May is Mental Health Awareness Month. It’s also the third month for most state-mandated stay-at-home orders designed to slow the spread of COVID-19. Families, schools, businesses and organizations of all kinds are adjusting to the “new normal” brought by the crisis. Lots has changed, and it’s not over yet. Now is the time to check in with yourself and others. How have your habits changed? How do your habits affect your mood, energy and sense of vitality? It’s time to keep what’s working, recognize what’s not, and make course corrections that prioritize proven improvements to health, wellbeing and cost savings.
With so much change, there is likely to be vastly diverse experiences among employees. Some are no doubt cooking more meals at home, which is associated with lower consumption of calories, fat and sugar. But of course, not everyone will have the energy or means to cook every night. In a survey by market research firm AMC Global, 33% of consumers say they are getting more takeout than before the pandemic. Plus, others might be struggling to balance new responsibilities like childcare or helping elderly relatives – and studies have shown that when we’re stressed, our drive to eat increases.
This makes May the perfect month to draw attention to and reinforce the positive habit changes that employees have made. Doing something for more than a few weeks can create a habit – so don’t wait to call attention to the new routines among your workforce. This can be tricky to do from a distance. Support employees in developing healthy work from home habits by sharing resources with managers and asking them to discuss within their teams. For example, these healthy eating tips recommended by a nutritionist. To stick with the mental health theme, check out our 3 resilience tips for employees.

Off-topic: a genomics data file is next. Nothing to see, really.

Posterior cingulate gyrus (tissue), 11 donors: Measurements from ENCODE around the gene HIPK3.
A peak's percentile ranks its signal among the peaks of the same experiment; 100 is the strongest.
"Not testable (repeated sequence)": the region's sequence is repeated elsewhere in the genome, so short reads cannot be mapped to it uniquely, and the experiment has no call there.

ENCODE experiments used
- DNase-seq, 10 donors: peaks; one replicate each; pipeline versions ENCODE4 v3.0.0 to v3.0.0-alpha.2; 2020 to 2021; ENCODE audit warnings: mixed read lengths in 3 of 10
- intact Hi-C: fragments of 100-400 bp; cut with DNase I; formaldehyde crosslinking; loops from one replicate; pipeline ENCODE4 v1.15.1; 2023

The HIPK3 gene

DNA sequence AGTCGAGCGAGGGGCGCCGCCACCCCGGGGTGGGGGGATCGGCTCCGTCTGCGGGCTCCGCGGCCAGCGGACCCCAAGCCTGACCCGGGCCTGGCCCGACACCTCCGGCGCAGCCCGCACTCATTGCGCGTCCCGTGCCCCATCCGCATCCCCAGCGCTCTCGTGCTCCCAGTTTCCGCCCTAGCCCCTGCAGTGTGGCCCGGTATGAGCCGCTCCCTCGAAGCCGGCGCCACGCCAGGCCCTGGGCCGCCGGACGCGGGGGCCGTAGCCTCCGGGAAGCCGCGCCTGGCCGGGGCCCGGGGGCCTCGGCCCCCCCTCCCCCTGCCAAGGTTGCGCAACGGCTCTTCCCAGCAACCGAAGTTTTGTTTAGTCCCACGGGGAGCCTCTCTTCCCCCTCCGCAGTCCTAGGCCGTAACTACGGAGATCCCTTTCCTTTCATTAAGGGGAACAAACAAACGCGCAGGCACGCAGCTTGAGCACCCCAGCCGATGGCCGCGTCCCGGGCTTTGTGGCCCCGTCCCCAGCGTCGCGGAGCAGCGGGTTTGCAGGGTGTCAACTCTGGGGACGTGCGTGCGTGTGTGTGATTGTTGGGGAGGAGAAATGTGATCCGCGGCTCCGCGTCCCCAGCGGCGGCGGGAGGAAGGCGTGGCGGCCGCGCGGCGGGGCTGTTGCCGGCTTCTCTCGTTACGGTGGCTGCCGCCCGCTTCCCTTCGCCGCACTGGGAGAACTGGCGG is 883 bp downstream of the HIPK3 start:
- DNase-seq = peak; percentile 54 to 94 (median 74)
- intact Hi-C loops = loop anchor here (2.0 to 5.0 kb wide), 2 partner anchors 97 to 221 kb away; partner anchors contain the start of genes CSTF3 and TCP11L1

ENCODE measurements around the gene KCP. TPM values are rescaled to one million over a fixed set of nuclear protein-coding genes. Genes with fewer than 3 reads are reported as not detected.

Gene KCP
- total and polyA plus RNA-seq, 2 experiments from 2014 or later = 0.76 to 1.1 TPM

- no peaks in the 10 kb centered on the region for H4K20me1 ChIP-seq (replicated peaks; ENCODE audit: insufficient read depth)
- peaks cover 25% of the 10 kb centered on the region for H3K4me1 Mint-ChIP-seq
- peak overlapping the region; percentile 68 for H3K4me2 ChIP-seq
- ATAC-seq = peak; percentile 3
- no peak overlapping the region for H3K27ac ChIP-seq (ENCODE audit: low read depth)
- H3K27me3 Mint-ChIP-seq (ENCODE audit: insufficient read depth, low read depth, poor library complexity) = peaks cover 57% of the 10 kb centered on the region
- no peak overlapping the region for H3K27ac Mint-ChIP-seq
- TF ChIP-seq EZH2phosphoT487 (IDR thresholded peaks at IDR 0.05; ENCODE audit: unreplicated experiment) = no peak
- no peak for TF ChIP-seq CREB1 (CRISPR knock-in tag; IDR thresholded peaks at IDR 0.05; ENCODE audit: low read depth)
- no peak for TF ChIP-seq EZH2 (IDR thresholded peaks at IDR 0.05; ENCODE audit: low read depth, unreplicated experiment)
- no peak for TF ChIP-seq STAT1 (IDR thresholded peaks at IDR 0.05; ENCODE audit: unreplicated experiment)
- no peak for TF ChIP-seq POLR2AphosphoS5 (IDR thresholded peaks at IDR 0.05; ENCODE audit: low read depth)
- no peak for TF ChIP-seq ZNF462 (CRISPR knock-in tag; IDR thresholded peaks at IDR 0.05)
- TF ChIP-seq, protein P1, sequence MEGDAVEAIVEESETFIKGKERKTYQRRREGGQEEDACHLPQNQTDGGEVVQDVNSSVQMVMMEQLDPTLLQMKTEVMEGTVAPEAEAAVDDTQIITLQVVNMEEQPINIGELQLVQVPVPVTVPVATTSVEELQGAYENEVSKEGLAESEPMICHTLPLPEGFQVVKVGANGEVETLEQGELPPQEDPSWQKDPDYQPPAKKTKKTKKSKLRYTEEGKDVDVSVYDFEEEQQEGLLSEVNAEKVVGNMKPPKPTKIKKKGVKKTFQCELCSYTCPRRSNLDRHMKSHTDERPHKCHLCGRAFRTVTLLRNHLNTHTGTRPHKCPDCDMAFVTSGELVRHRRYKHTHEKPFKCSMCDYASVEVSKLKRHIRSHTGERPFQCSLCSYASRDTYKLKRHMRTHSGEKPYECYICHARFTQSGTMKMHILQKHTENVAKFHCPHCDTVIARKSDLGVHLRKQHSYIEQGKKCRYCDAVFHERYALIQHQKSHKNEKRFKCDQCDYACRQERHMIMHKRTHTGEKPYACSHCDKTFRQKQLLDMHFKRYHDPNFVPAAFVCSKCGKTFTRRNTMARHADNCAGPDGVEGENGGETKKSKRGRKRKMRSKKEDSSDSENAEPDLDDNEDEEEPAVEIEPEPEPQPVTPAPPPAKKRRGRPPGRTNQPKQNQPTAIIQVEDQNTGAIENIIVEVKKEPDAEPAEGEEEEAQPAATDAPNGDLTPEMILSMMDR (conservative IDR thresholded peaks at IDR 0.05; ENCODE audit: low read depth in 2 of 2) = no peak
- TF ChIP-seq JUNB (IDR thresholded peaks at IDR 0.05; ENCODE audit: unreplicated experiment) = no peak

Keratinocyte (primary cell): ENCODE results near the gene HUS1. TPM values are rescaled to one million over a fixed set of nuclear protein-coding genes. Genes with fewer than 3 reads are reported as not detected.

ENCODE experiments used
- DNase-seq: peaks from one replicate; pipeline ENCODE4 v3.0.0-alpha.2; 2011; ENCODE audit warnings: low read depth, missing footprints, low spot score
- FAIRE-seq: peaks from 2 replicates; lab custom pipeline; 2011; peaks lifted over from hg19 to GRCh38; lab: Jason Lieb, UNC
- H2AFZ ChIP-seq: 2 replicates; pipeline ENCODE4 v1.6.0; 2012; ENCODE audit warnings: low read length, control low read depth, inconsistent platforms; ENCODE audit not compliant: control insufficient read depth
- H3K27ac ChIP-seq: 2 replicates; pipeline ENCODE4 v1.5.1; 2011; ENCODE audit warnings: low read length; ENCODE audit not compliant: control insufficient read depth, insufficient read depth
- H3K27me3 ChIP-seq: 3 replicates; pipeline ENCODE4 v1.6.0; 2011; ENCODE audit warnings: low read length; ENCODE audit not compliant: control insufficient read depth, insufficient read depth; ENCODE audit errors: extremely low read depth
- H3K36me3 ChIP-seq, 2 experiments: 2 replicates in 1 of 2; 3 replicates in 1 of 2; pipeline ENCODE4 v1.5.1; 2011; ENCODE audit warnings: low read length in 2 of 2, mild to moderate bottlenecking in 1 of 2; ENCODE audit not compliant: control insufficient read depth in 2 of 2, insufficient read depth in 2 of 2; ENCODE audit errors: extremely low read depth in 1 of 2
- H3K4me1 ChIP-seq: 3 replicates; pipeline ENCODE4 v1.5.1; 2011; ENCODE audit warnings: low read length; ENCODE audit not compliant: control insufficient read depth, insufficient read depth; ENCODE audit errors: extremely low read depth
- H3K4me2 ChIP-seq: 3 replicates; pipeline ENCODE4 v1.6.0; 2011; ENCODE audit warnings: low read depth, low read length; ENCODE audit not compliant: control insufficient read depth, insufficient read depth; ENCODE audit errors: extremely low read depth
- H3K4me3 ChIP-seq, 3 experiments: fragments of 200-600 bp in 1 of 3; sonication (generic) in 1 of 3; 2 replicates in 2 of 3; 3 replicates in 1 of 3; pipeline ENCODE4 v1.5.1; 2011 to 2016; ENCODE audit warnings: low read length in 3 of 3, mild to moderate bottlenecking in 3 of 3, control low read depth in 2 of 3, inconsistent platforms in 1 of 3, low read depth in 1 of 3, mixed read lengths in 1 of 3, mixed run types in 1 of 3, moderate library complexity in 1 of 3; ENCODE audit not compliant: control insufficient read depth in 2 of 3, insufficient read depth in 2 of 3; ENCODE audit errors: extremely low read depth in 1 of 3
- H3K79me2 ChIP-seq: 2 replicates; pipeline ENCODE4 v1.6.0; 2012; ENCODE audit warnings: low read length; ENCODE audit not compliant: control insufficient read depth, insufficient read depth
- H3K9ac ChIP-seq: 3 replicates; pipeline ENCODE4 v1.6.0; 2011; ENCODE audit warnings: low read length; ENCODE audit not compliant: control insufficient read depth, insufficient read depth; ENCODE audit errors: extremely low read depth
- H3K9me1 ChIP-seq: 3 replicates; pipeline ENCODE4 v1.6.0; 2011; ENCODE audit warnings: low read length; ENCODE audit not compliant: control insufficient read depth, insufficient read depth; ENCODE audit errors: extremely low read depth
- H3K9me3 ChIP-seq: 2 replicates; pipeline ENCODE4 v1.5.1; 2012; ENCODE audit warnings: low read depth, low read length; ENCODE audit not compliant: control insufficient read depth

Don’t forget to take stock of the changes to your workforce and ask yourself the same questions: what’s working, what’s not, and where should we go from here? The changes of this time are also an opportunity to learn from the inevitable trial and error that comes with problem solving. Bill George, a senior fellow at Harvard Business School, predicts fewer meetings, middle managers and miles of travel in an article for Fortune. Remote work might also widen the talent pool and increase productivity. Start evaluating now so that your team can stay flexible for what’s to come.
Last but not least – science shows gratitude is great for our mental health. Employees have been dealt a lot of change. Spread the gratitude by recognizing employees’ effort and willingness to adapt. It might boost morale and will at least make you feel good! Small gestures go a long way in times like these. Say thank you or “we see you” with an e-card or other token of appreciation.
If you’re curious about how Newtopia can help employees create healthy habit change that is proven to reduce health risk, lower costs with a guaranteed in-year return on investment, email firstname.lastname@example.org.